Internet Use at the Office

Source: Pixabay

By: Marie Donlon

I once worked for a company without a clear and obvious internet usage policy. Consequently, I was summoned one day into the office of the head of IT where I was notified that my department had the honorable distinction of spending the most time on the internet in the entire company. This was nothing to sneeze at considering that at the time 350 people worked for said company.

Despite a fair amount of visibility in our department, I failed to see that my staff (and myself included, if I am being honest) was spending a great deal of time surfing the web.

While that was some time ago and most companies now have clear and transparent internet usage policies for its employees, some issues are still unclear.

Internet access is a bit of a double-edged sword for employers. While giving employees access to tools that will help them quickly complete tasks and to resources that make obtaining and communicating information much faster, it also opens up a host of problems for managers, including productivity issues and vulnerability to viruses from untrustworthy sites.

Like my former IT department, most companies have software in place to track and determine how much time employees spend doing non-work activities during working hours. Many people use their company internet to shop, look up non-work information, chat with friends and family on social media, and, in worst-case scenarios, it is used to look up inappropriate websites.  

According to a few studies concerning work internet usage:

  • Between 30 and 40 percent of the time spent on the internet at work was spent in the service on non-work related activities.

  • Twenty-eight percent of individuals admitted to purchasing personal items online while working.

  • Seventy percent of all internet porn traffic occurs while the world traditionally works (between the hours of 9 am and 5 pm), suggesting that some people are looking at these sites while on the clock.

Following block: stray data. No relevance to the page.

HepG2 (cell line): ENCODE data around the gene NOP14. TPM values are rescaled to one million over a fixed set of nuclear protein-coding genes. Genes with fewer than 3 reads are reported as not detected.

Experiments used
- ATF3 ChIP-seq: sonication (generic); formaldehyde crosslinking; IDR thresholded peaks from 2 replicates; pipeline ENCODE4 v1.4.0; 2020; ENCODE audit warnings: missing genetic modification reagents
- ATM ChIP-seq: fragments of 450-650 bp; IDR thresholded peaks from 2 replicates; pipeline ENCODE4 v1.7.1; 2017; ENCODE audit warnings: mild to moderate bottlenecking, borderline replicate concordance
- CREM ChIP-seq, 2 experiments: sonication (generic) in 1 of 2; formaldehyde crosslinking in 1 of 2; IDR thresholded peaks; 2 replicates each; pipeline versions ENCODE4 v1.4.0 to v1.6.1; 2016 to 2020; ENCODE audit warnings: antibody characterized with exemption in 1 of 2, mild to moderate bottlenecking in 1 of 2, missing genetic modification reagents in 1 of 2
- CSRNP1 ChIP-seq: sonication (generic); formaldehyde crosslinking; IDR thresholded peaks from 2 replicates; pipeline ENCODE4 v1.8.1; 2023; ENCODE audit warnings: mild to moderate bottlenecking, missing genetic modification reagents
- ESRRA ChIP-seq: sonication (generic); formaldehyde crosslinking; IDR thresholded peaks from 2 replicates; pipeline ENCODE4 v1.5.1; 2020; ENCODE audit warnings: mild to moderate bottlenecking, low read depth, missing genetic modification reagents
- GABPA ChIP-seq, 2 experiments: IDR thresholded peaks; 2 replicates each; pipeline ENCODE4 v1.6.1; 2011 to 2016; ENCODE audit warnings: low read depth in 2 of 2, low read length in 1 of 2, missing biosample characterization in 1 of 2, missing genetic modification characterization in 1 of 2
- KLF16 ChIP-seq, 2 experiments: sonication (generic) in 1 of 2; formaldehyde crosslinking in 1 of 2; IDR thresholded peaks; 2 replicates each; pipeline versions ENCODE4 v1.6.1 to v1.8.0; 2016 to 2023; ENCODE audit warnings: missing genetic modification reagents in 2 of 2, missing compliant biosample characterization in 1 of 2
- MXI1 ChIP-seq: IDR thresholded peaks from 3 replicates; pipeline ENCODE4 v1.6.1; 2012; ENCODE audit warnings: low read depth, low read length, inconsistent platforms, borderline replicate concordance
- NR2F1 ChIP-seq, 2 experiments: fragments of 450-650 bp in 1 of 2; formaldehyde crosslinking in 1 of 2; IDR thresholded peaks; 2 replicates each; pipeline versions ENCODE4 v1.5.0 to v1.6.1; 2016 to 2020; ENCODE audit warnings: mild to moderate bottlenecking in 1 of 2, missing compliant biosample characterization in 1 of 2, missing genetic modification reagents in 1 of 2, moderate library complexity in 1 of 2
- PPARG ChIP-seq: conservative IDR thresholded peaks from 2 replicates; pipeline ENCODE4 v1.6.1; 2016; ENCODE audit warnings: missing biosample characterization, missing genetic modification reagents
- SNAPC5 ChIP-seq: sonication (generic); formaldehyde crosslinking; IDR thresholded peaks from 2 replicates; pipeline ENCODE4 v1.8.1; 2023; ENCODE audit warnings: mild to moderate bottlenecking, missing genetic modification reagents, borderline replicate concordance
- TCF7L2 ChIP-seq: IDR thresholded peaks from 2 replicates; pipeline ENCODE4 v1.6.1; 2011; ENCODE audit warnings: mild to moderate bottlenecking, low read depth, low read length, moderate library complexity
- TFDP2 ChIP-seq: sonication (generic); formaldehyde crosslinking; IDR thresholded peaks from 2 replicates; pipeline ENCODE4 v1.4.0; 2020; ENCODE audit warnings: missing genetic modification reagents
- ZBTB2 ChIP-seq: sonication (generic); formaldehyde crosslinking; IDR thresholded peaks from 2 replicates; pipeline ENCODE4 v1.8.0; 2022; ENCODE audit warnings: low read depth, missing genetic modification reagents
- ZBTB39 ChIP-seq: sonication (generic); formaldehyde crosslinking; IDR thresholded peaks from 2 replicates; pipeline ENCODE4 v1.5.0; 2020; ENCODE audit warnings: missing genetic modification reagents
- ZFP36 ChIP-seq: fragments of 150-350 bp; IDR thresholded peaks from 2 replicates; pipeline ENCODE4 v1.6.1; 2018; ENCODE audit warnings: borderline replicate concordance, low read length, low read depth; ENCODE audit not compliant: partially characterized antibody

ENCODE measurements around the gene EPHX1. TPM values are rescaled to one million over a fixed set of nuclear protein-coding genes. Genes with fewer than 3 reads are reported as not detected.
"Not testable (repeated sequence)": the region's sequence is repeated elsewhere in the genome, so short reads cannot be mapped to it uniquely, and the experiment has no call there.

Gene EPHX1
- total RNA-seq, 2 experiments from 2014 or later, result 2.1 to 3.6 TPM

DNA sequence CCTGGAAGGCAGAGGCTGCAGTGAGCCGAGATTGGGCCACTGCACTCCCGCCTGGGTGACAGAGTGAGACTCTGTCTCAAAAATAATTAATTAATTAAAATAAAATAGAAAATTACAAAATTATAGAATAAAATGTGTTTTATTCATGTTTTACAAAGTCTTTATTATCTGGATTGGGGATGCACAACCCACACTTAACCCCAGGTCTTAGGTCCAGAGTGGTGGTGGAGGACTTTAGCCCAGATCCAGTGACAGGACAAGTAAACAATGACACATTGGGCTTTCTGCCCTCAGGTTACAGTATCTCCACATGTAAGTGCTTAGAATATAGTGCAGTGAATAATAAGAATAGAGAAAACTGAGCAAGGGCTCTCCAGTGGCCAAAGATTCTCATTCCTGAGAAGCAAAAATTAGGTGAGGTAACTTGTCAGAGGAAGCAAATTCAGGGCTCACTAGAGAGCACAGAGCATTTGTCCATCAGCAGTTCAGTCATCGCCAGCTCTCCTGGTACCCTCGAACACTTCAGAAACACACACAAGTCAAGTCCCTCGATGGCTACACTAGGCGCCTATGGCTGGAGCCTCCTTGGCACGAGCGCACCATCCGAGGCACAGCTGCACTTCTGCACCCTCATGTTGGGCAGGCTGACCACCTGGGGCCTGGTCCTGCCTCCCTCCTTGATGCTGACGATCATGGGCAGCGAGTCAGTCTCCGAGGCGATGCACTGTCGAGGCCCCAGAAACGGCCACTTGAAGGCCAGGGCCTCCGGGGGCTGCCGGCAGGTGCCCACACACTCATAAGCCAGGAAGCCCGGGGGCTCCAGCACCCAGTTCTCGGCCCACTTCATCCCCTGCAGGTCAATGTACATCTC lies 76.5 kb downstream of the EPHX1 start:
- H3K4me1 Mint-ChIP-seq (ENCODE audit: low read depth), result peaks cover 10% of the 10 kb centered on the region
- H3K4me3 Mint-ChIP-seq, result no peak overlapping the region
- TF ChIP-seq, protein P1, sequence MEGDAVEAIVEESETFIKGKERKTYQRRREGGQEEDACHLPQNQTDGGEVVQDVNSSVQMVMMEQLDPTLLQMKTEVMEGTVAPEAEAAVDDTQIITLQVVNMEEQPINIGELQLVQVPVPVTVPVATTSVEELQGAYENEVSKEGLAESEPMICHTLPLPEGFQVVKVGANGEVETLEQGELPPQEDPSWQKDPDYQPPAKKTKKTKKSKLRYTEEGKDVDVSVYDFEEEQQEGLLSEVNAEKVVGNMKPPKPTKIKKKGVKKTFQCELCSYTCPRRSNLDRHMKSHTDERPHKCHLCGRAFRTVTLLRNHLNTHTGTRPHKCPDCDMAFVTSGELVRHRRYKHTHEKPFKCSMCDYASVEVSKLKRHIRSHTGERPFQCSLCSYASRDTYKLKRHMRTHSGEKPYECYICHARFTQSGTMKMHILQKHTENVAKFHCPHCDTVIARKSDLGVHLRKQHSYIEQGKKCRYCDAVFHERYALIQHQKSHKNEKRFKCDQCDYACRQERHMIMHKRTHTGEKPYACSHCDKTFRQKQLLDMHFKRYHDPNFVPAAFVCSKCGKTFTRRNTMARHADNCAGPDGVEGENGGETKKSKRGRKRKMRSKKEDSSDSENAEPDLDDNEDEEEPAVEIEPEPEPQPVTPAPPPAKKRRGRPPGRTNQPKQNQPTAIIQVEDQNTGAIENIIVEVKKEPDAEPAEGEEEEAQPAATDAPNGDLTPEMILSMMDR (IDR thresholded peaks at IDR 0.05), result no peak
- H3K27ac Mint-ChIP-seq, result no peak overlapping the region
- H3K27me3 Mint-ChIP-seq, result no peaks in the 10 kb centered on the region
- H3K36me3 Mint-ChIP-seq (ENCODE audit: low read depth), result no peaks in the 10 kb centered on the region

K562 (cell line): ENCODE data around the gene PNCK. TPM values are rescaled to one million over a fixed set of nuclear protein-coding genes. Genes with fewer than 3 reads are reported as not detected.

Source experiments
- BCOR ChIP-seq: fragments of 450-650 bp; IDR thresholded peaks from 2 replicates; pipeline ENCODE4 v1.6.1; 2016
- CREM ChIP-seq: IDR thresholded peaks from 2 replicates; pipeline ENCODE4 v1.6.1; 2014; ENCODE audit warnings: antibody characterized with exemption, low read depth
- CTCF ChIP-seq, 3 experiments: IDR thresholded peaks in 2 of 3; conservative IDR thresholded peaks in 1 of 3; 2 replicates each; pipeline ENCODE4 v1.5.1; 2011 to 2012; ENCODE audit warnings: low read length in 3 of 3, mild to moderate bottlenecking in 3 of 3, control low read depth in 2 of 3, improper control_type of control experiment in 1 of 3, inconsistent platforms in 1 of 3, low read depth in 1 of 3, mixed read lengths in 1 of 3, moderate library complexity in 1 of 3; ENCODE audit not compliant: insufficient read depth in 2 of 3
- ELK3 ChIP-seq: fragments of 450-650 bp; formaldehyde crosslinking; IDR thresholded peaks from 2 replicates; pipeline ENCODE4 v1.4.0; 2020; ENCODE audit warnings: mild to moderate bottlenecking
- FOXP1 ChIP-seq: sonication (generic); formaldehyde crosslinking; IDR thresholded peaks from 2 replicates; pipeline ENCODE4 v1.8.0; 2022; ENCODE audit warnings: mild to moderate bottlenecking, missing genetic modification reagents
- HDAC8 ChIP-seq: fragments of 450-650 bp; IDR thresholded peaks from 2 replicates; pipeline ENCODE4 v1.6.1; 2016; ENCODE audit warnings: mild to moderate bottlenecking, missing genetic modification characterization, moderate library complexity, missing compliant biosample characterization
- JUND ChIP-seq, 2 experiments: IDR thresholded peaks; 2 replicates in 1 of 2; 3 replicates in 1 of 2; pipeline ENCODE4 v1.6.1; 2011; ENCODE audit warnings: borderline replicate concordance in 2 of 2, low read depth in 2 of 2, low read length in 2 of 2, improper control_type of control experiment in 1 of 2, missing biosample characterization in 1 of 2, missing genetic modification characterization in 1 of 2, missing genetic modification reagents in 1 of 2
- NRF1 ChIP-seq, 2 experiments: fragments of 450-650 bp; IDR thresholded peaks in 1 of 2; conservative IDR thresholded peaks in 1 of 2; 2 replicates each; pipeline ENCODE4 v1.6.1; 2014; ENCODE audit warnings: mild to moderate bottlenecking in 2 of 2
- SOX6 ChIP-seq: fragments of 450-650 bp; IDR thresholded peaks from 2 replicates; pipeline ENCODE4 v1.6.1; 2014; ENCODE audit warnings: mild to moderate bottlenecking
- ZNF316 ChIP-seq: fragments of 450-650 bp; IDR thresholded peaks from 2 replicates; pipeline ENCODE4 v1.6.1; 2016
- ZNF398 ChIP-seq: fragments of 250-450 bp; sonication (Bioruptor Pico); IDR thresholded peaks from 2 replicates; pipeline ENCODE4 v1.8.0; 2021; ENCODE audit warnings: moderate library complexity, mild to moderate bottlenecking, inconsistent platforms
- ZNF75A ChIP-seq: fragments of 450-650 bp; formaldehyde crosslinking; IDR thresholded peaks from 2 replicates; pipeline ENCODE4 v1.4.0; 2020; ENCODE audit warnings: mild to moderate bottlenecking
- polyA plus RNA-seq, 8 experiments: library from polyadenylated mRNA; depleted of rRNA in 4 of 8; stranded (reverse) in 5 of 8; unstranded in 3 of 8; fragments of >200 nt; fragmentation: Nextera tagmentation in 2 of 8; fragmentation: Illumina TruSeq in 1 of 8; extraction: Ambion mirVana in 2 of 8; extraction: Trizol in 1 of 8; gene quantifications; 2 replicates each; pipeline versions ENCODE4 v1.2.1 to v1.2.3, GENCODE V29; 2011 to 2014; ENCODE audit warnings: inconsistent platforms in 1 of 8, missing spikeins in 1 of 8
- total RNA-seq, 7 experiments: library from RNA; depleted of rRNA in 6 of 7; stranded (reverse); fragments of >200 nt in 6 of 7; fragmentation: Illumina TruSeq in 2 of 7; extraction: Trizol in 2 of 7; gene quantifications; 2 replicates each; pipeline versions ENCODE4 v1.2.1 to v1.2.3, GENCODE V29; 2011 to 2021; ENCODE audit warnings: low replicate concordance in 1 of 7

To avoid being called on the carpet by your IT head, consider the following:

Don’t Do It

If you are thinking of doing something personal using your company internet or email, consider waiting until you get home. We don’t always read the fine print when we glance through policies and sign conduct agreements. If you aren’t sure what your company’s policy is concerning internet use, avoid using it for personal matters at all costs. Otherwise, overlooked punishments or fines for violating such policies could be considerable, in some instances resulting in termination.

In fact, 28 percent of employers have reported firing employees for using the internet for non-work related activities.

That’s not to say that every company has as strict an internet policy, with some companies even encouraging workers to take internet breaks meant to refresh and reinvigorate employees to take on other tasks.

No Social Media

Many companies block social media sites from their internet. Why? Because sites such as Facebook and Twitter are productivity killers, acting as a vortex that unrelentingly holds you in its grip only to spit you out hours later. If those sites aren’t blocked by your employer, make sure that you avoid them.

Although you might find ways around using your employer’s internet with your personal smartphone, it is unlikely that, no matter how private your account settings are, remarking on or liking another person’s post will guarantee that you will be shielded by the same privacy protections as if you were posting something from your own page. This can bring about a number of concerning issues, the first of which being that whatever post you “like” or comment on during working hours may be visible to others (maybe even to your employer) and complete with a time stamp that shows what you were commenting on when you were supposed to be working.

Check back next week for Part 2 of Internet Use at the Office.